The Second Disc

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Archive for June 18th, 2010

Friday Feature: “Toy Story”

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This week’s Friday Feature should come as no surprise. There’s one movie on more minds than any other this week: Toy Story 3, the 11th effort by Disney’s Pixar Animation Studios. Like the other films in the series, it promises to be a funny, adventurous and touching affair that adults will connect to as easily as kids. Like the others, it promises massive box office returns and universal acclaim (as of this writing, film review aggregator Rotten Tomatoes has not picked up a single negative review, a feat also astoundingly attained by the previous entry in the series).

And, like the others, it will feature a score by Randy Newman. One of the sharpest pop/rock writers of the latter half of the rock era, Newman’s no slouch as a film composer. That phase of his career took off with a pair of Oscar nominations for the 1981 film Ragtime and an Elmer Bernstein-esque score to The Natural in 1985. (A year later, Newman would collaborate with Bernstein on Three Amigos! in 1986 – and a bit of mind-bending trivia: Newman also co-wrote the film with Steve Martin and Saturday Night Live creator Lorne Michaels).

For the younger generation, though, Newman is renowned for those soundtracks he did for Disney films. In addition to all three Toy Story pictures, Newman scored A Bug’s Life (1998), Monsters Inc. (2001) and Cars (2006) for Pixar (as well as the stop-motion animated adaptation of James and the Giant Peach in 1996 and last year’s The Princess and the Frog). While they were all solid scores, the two Toy Story films are head and shoulders above the others. Read the rest of this entry »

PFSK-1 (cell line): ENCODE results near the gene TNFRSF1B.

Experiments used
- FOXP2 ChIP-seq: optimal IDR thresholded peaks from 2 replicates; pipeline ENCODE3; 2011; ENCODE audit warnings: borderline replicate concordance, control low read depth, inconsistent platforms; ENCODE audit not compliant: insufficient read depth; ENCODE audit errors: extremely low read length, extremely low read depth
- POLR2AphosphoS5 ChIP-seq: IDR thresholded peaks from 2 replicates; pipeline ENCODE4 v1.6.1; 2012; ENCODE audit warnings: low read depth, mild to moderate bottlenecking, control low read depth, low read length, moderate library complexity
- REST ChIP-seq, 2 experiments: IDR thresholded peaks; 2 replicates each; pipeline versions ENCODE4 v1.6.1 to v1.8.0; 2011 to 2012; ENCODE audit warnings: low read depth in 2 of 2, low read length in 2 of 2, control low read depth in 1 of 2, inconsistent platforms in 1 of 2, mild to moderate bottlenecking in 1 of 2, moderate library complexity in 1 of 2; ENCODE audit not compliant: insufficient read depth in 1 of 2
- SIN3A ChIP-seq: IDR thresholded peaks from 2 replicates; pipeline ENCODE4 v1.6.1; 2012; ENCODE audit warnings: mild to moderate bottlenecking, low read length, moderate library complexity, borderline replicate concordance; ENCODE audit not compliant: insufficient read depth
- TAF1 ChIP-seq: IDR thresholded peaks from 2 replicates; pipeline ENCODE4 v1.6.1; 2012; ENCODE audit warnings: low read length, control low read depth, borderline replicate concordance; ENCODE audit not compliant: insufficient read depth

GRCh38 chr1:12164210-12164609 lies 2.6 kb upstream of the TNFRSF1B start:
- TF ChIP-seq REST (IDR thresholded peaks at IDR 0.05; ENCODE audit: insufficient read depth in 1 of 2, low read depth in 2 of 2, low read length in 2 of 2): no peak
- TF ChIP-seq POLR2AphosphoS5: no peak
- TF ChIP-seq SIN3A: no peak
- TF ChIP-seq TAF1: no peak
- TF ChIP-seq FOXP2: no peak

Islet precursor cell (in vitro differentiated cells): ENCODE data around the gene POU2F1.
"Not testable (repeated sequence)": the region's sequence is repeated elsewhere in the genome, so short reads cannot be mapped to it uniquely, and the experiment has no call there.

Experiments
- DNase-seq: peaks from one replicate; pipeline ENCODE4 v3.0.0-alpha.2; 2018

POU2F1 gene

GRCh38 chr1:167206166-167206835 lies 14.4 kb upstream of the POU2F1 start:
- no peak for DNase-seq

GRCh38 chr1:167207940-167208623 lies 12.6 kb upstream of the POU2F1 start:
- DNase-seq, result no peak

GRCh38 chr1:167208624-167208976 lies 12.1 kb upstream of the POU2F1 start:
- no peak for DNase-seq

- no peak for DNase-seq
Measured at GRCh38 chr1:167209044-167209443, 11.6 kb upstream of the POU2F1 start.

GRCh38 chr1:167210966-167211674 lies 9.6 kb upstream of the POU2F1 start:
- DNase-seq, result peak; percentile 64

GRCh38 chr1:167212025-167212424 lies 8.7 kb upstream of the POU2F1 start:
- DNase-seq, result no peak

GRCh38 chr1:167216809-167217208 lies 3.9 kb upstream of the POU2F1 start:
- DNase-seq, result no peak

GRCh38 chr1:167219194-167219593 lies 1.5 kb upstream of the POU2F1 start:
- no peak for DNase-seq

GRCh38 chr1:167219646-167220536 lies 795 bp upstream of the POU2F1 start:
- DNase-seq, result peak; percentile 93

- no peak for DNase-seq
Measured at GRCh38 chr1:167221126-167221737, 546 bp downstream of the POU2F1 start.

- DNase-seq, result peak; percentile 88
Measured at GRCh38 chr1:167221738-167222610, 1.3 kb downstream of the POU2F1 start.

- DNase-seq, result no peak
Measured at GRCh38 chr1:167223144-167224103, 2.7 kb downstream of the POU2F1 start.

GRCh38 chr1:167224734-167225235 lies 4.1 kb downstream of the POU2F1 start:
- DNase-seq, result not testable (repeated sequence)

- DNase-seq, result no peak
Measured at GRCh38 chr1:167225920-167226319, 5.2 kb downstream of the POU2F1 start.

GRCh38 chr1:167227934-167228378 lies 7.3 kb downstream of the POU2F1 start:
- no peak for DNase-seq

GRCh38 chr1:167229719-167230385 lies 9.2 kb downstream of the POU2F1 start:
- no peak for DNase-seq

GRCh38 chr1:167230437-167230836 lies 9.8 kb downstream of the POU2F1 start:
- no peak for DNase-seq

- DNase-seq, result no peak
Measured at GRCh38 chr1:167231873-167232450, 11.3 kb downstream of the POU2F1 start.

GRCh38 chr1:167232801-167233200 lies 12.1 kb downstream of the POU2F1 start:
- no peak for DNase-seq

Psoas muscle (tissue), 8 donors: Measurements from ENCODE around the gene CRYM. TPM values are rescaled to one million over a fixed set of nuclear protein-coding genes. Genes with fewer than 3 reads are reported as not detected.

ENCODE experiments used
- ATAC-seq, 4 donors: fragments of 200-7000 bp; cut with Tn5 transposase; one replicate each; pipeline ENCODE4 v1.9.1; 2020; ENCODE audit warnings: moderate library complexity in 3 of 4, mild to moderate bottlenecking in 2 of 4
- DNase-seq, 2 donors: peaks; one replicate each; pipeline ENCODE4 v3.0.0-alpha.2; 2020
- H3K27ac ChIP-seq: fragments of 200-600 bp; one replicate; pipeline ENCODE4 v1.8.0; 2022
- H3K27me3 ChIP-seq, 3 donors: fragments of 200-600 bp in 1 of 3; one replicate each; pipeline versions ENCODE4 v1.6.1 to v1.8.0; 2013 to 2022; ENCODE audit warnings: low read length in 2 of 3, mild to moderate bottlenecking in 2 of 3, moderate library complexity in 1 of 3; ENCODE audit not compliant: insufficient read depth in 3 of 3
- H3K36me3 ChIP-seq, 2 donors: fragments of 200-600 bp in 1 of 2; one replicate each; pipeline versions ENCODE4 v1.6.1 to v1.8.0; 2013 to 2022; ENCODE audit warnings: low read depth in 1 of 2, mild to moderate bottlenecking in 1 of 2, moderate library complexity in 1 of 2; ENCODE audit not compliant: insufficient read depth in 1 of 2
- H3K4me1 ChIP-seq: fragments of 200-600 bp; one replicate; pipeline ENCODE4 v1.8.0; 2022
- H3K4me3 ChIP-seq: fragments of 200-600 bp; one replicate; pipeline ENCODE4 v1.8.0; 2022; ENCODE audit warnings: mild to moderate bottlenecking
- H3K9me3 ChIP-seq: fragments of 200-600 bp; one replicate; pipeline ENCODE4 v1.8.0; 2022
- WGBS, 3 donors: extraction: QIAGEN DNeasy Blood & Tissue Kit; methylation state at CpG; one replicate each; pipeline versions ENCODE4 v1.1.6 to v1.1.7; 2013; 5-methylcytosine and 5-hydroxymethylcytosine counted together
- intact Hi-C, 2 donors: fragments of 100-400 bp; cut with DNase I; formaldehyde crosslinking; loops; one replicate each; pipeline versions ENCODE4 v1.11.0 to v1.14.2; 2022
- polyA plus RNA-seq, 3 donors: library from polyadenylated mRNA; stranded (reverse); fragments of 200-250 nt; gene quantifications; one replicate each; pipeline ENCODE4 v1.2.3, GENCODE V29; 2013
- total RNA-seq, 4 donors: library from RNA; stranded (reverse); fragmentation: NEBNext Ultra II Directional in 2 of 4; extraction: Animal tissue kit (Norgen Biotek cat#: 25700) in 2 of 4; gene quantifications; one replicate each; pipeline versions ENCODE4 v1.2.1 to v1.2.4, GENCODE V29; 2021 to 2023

Written by Mike Duquette

June 18, 2010 at 15:22

Reissue Theory: The Time Part II

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Our continuing look at The Time’s back catalogue culminates with some of the biggest hits in the band’s career – and the weird career turns that seemed to prevent them from ever enjoying them as a band.

By 1982, The Time were a well-received seven-piece electro-funk outfit that could play rings around other live bands. Despite their live quality, none of their studio efforts were their own, with Prince meticulously playing all the instruments and guiding lead vocalist Morris Day through all his lines.

That disparity between The Time’s albums and their live performances was growing as Prince gained more exposure outside the black music scene. The Time were a much-anticipated feature of Prince’s Triple Threat Tour in 1983, but backstage they felt they weren’t getting the credit they deserved (not only did they do their own set, but played backup for fellow support act/protegees Vanity 6 from behind a curtain).

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Written by Mike Duquette

June 18, 2010 at 11:30

Posted in Features, Prince, Reissues, The Time

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